Startup scripts

From Linux Shell Scripting Tutorial - A Beginner's handbook
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If you'd like to set the bash environment variables permanently, add your settings to the initialization file located in the home directory of your account $HOME/.bash_profile.

Script Execution Order

  1. /etc/profile - It contains Linux system wide environment and startup programs. This file runs first when a user logs in to the system. This file also act as a system-wide profile file for the bash shell.
  2. /etc/profile.d - /etc/profile calls /etc/profile.d/. It is a directory and all scripts in this directory are called by /etc/profile using a for loop. This file runs second when a user logs in.
  3. ~/.bash_profile or $HOME/.bash_profile - Finally, the file ~/.bash_profile is called in the users home directory ($HOME). This file runs third when a user logs in. This file calls ~/.bashrc in the users home directory.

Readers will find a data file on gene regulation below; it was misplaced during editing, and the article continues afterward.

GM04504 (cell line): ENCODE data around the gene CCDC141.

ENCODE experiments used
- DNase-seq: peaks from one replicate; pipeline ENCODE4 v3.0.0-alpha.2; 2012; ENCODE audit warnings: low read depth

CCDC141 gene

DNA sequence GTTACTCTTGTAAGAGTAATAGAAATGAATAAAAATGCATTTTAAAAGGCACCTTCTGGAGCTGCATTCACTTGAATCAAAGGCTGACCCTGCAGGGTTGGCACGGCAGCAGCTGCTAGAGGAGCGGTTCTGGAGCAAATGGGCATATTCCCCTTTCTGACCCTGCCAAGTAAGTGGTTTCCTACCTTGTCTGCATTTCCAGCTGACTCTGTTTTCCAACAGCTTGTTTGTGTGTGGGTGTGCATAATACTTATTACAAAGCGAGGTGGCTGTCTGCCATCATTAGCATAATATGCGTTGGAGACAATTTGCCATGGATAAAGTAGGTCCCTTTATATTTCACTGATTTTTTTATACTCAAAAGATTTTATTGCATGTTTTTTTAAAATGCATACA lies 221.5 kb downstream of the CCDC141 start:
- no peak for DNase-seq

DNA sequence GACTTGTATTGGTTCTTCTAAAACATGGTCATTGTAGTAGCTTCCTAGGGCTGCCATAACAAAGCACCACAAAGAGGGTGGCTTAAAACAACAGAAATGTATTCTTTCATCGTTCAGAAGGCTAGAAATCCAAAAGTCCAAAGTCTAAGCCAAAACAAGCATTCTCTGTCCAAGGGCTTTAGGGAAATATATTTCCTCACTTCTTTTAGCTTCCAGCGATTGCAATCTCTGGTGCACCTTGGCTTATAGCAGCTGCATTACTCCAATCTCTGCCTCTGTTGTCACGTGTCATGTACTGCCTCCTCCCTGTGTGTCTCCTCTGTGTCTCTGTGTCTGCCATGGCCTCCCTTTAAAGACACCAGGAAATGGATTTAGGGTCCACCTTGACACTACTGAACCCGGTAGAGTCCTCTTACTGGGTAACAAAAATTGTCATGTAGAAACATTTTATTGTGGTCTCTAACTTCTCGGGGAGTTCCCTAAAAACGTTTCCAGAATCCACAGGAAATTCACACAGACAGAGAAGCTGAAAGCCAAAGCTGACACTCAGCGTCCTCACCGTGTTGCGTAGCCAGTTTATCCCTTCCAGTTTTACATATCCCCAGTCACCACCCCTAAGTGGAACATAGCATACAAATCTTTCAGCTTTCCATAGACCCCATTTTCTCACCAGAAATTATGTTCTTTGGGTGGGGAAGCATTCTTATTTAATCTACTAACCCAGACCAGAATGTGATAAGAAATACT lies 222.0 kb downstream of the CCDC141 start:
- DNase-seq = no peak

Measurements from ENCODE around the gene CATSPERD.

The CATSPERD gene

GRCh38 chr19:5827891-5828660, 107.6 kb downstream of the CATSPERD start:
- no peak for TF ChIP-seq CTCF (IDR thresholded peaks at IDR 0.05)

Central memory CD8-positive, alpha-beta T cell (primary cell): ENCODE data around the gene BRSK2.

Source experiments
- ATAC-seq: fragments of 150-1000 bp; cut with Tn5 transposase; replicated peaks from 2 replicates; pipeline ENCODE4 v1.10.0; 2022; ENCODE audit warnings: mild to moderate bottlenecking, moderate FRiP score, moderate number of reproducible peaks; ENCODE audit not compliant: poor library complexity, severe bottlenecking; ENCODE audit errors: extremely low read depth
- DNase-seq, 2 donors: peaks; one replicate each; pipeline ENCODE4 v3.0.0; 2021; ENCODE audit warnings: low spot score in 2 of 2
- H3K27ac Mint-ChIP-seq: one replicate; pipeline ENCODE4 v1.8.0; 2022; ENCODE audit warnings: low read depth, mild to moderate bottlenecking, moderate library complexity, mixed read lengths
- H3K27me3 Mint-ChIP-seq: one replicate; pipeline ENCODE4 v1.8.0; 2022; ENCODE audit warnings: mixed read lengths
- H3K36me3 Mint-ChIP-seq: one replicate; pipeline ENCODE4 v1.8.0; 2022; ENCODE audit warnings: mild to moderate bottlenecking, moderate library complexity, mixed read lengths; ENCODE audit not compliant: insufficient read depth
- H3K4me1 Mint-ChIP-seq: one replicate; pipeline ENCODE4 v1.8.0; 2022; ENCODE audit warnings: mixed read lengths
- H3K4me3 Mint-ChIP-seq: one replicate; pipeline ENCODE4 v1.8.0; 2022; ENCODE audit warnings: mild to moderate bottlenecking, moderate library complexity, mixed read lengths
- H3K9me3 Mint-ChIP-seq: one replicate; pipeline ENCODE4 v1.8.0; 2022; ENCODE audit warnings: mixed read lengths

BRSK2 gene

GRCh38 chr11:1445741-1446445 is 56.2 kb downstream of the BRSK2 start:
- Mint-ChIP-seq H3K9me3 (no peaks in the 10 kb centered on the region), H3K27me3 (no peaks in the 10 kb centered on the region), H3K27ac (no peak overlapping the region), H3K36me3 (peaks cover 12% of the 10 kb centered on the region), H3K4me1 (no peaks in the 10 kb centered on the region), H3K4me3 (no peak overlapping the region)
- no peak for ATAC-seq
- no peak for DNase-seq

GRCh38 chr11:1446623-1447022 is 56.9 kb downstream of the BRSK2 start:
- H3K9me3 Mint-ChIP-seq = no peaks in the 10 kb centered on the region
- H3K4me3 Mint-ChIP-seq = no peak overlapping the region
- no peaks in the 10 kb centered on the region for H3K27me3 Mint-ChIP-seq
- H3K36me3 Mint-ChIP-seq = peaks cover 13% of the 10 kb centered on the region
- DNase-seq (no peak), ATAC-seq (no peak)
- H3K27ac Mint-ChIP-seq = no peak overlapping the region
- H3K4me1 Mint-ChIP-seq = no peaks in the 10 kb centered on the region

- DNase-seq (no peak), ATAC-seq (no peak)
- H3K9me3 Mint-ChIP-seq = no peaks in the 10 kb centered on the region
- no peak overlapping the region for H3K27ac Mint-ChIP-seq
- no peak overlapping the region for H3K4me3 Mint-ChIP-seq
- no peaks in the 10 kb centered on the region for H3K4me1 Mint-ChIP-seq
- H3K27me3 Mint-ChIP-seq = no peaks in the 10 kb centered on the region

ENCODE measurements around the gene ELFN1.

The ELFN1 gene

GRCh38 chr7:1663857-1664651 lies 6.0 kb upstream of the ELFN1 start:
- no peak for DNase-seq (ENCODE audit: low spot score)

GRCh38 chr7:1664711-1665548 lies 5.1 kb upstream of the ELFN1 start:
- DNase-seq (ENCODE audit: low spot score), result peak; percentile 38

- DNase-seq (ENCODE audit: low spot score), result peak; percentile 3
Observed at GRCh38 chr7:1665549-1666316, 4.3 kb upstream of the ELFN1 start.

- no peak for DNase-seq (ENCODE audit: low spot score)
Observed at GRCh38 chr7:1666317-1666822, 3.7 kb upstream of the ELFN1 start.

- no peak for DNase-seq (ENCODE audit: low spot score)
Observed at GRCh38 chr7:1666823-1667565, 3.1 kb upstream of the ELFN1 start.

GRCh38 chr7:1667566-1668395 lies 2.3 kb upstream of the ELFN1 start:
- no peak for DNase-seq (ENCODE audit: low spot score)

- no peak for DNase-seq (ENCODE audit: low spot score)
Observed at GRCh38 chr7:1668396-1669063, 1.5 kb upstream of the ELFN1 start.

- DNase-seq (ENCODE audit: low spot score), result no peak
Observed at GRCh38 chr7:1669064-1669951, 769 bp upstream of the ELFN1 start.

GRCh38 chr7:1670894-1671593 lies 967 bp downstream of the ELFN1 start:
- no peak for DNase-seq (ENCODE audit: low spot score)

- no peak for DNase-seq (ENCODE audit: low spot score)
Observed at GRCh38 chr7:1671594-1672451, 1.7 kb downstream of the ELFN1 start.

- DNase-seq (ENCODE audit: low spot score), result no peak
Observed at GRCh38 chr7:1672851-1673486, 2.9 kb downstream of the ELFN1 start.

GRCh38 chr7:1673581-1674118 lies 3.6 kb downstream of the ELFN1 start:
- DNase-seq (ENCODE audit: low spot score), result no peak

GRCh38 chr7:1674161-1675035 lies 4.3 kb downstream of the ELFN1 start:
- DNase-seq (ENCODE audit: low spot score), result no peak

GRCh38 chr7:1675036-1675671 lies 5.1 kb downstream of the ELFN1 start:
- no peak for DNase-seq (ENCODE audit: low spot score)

Please note that each script can add or undo changes made in previously called script. For example, the PS1 variable is set in the /etc/profile, but it can be modified in the ~/.bash_profile or ~/.bashrc file.


  • Use above files to customize your environment.
  • Typical examples:
    1. Set PATH and PS1 (shell prompt) variables.
    2. Set default printer via PRINTER variable.
    3. Set default text editor via EDITOR variable.
    4. Set default pager via PAGER variable.
    5. Set default umask (file mode creation mask).
    6. Override and remove unwanted settings such as variables or aliases (undo changes).
    7. Set up environment.
    8. Set up aliases.
    9. Set up functions.

How do I view dot (.) files?

Type the following command in your $HOME directory:

ls -a


ls -A | less

Sample outputs:

.bash_logout  .bash_profile  .bashrc  domain-check-2.txt  .mozilla  safe  s.img  test12  test1.csv  .zshrc

To view contains of the file, enter:

cat .bash_profile


cat $HOME/.bash_profile


cat ~/.bash_profile

See also

← The tilde expansionHomeUsing aliases →